Status: Established in Mauritius (Iverson, 1992; Zhao and Adler, 1993).  Established in marshes and canals in Kauai and Oahu, Hawaii (McKeown and Webb, 1982; McKeown, 1996).  Not established in California (Bury and Luckenbach, 1976).

Impact of Introduction: Unknown; but the potential for this highly carnivorous turtle to have a negative impact on indigenous Hawaiian fauna seems likely, if it has not occurred already.  There are no freshwater turtles native to Hawaii (McKeown, 1996).

Remarks: The last taxonomic revision of this species was by Meylan (1987), who created the genus Palea which means "wattles." The wattle-necked softshell is a highly aquatic, omnicarnivorous turtle, feeding on aquatic invertebrates, fish and other aquatic vertebrates (McKeown and Webb, 1982; Ernst and Barbour, 1989; Ernst et al., 1994; McKeown, 1996).  In Hawaii, McKeown (1996) observed a P. steindachneri eating a nonindigenous toad, Bufo marinus.  Females lay clutches of 3-28 eggs, and up to four clutches per year, which are buried in moist soil (McKeown, 1996).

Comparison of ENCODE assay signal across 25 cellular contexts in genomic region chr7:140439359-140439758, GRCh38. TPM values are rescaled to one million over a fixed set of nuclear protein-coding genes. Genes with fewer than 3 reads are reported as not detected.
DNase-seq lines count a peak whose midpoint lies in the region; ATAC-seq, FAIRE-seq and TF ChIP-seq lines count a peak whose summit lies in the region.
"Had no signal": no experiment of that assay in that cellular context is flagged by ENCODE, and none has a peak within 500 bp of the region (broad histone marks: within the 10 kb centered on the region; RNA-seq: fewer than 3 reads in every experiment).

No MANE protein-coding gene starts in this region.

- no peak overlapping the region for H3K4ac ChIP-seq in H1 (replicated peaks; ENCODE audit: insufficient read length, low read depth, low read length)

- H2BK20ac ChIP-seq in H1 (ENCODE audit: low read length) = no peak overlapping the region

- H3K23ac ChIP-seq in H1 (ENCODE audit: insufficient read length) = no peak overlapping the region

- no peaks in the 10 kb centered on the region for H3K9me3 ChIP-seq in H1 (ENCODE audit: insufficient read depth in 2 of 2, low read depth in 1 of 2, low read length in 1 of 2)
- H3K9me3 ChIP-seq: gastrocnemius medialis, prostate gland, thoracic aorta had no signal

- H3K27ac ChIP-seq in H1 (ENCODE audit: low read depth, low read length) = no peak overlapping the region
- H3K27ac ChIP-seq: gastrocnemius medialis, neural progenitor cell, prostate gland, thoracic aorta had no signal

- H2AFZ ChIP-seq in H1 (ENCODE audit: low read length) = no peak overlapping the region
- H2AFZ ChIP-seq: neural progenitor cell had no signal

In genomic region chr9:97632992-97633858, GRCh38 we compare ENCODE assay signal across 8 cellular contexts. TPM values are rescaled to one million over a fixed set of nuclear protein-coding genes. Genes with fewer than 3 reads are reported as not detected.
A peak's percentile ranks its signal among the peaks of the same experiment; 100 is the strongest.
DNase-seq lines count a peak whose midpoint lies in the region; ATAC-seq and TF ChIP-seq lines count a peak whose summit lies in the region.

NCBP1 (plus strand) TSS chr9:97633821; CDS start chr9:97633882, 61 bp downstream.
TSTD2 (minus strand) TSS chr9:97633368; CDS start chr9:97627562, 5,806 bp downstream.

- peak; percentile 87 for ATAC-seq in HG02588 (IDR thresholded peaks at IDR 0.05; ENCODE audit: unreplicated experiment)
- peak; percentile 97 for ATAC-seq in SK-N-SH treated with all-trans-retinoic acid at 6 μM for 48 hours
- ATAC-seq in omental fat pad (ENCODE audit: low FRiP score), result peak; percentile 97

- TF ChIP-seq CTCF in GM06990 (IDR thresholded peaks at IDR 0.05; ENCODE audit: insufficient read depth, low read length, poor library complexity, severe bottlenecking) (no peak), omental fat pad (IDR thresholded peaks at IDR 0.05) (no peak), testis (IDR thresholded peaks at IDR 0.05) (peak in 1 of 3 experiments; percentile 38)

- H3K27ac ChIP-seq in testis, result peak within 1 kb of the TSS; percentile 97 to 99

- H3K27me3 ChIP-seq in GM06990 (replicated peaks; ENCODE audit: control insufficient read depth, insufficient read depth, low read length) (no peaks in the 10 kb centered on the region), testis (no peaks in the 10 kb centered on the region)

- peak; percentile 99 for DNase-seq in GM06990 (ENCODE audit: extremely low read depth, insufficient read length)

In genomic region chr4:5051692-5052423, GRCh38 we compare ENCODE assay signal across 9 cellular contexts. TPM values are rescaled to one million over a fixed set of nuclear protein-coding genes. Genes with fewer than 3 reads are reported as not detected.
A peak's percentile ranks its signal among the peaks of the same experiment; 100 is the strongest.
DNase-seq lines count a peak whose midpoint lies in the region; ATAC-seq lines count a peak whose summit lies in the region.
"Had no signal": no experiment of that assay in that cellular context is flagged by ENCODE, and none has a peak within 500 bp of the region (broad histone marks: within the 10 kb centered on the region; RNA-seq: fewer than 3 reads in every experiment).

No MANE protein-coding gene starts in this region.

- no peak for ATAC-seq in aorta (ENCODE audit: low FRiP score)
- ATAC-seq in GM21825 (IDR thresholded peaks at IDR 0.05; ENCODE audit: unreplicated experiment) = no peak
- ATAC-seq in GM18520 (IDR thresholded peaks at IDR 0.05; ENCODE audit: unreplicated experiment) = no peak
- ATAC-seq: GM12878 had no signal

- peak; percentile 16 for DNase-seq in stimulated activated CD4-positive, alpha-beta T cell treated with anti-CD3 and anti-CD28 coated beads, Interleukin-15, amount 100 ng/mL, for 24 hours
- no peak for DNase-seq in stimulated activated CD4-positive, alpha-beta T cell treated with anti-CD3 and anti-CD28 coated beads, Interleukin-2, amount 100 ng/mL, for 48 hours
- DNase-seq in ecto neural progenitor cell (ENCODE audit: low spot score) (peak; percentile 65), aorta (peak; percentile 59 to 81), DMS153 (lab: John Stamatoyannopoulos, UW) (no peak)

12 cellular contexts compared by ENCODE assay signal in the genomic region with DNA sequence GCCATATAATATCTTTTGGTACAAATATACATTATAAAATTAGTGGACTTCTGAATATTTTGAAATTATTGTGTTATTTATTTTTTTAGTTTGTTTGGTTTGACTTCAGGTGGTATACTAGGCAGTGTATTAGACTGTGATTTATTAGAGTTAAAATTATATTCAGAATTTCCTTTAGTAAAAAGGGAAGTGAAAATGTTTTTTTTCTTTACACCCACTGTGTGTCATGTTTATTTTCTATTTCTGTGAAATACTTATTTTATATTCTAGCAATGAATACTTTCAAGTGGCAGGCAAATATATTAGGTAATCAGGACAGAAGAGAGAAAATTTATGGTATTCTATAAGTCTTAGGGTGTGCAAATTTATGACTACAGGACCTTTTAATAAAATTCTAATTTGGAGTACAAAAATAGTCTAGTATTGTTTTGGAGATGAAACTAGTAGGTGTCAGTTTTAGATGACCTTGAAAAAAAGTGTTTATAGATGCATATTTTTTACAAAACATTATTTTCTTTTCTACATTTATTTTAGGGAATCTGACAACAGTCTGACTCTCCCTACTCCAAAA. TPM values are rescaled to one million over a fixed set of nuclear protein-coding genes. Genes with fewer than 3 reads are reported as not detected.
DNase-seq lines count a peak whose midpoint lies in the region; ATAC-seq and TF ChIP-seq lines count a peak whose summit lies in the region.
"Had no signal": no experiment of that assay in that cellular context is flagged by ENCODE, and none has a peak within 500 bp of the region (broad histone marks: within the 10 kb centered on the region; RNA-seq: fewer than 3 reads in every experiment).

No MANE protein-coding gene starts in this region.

Under Chinese law, wattle-necked softshells receive some legal protection and are classified as "Level II" (Zhao and Adler, 1993).

References: (click for full references)

Bury, R. B., and R. A. Luckenbach. 1976. Introduced amphibians and reptiles in California. Biological Conservation 1976(10):1-14.

Ernst, C. H., and R. W. Barbour. 1989. Turtles of the World. Smithsonian Institution Press, Washington, D.C. and London. 313 pp.

Ernst, C. H., J. E. Lovich, and R. W. Barbour. 1994. Turtles of the United States and Canada. Smithsonian Institution Press, Washington and London. 578 pp.